Defendants urge in support of the court's ruling dismissing this division that since Mallory had acquired jurisdiction while acting as a magistrate in the mayor's court of plaintiff's person, his taking possession of the automobile was in the exercise of his judicial duties.

Plaintiff insists the court's conclusion quoted, supra, required a finding that since the magistrate had acquired personal jurisdiction of Osbekoff by his plea of guilty to the misdemeanor charge, he thereby acquired jurisdiction of Osbekoff's property rights and anything he did thereafter including conversion of the same, would be within Mallory's jurisdiction as magistrate.

In challenging the court's dismissal of this division plaintiff points out there was neither a taking of his vehicle pursuant to any judgment, writ of execution or writ of replevin nor were there any proceedings involving such matters pending before the magistrate's court. He asserts the trial court's ruling that the doctrine of judicial immunity applied and neither the mayor nor the town on whose behalf he acted would be liable is predicated upon the assumption the magistrate had acquired jurisdiction. Plaintiff contends Mallory acquired no jurisdiction as magistrate of plaintiff's automobile under the criminal charge and therefore acted without jurisdiction of plaintiff's property and was not entitled to the protection of judicial immunity.

Plaintiff alleged in division III he had entered a plea of guilty to a nonindictable criminal charge filed in Mallory's court; that Mallory acting as mayor imposed a 30-day jail sentence and a fine of $100 and costs on plaintiff's plea of guilty but suspended the jail sentence and a portion of the fine upon condition plaintiff pay Mallory an account owed doctor David Schudter, another civil debt to St. Ann's Hospital of Algona and still another for ambulance service transporting plaintiff from LuVerne to Algona and pay the unsuspended portion of the fine. Plaintiff further alleged when he advised the mayor of his inability to pay the fine, Mallory imposed an additional condition upon him that his automobile, then in Mallory's possession, would remain in the mayor's possession in the LuVerne town hall until the fine was paid along with the civil debts specified. Plaintiff also alleged he paid the unsuspended portion of the fine and costs July 11 when he renewed his demand for return of his automobile which Mallory refused.

Between the 8th day of August and the 28th day of August Mallory, purporting to act in his official capacity as mayor of LuVerne, released plaintiff's automobile to Bjornson Pontiac of Humboldt, Iowa without plaintiff's authority. Bjornson still retained possession of the automobile at the time of the filing of the petition. Plaintiff contends Mallory's actions knowingly and maliciously done constitute an abuse of process in attempting to collect a civil debt by the illegal use of process and the court erred in extending judicial immunity to a suit based either upon the theory of oppression in public office or upon the theory of abuse of process.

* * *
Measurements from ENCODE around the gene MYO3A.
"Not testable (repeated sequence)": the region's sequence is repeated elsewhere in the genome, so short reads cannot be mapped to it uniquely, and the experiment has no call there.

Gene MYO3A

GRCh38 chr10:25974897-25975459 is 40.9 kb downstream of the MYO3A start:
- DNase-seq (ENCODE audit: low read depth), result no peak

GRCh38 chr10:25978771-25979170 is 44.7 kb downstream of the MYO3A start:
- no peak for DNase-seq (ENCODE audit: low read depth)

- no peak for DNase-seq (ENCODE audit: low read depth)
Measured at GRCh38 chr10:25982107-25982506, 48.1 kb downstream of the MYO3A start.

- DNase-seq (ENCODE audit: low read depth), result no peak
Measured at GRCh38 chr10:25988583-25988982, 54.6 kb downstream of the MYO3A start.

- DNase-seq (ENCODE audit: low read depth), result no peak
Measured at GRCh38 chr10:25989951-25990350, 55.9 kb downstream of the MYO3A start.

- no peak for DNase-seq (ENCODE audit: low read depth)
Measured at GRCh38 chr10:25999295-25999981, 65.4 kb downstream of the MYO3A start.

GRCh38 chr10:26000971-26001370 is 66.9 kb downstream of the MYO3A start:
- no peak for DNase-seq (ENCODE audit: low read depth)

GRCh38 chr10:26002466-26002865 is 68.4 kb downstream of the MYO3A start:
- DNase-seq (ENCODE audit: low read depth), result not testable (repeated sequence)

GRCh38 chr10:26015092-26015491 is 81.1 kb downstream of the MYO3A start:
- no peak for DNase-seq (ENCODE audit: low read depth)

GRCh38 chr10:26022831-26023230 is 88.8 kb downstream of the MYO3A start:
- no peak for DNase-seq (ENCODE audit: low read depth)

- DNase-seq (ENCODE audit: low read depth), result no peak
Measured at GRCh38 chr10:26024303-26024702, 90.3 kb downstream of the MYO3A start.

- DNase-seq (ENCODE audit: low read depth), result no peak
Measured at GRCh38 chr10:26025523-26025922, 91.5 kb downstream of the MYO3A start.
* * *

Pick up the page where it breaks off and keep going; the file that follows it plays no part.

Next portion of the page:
In attacking the court's ruling as to this division plaintiff repeats many of the assertions urged as to the ruling on division I.

*299 Defendants in response to each of plaintiff's assignments of error and his arguments contend that because Mallory had acquired jurisdiction as magistrate over Osbekoff's person and the criminal offense of which he was convicted, the taking of the automobile was in connection with the exercise of Mallory's judicial duties and he is not liable in a civil action for his conduct under the factual circumstances alleged in plaintiff's petition.

III. The question for determination is whether under the pronouncement made in Huendling v. Jensen, 168 N.W.2d 745 (Iowa 1969), it appears to a certainty plaintiff has failed to state a claim on which any relief may be granted under any state of facts which could be proved in support of the claims asserted by him.

In Huendling plaintiff's wife had cashed a check at a Denison supermarket drawn on her husband's account in the Breda Savings Bank, Breda, Iowa. She signed both her husband's name and her name to the check. The check was deposited by the supermarket manager in a Denison bank and later returned with the notation "wrong bank" on it. Although plaintiff had a substantial balance in his checking account in the Breda Bank at all times and the check would have been cleared any time had it been properly presented, it was turned over to Servoss, a justice of the peace for collection. The justice of peace had the manager of the supermarket sign a preliminary information charging plaintiff with the crime of signing, drawing and uttering a check. He issued a warrant for plaintiff's arrest on this information. Huendling was arrested and brought before Servoss who suggested he plead guilty.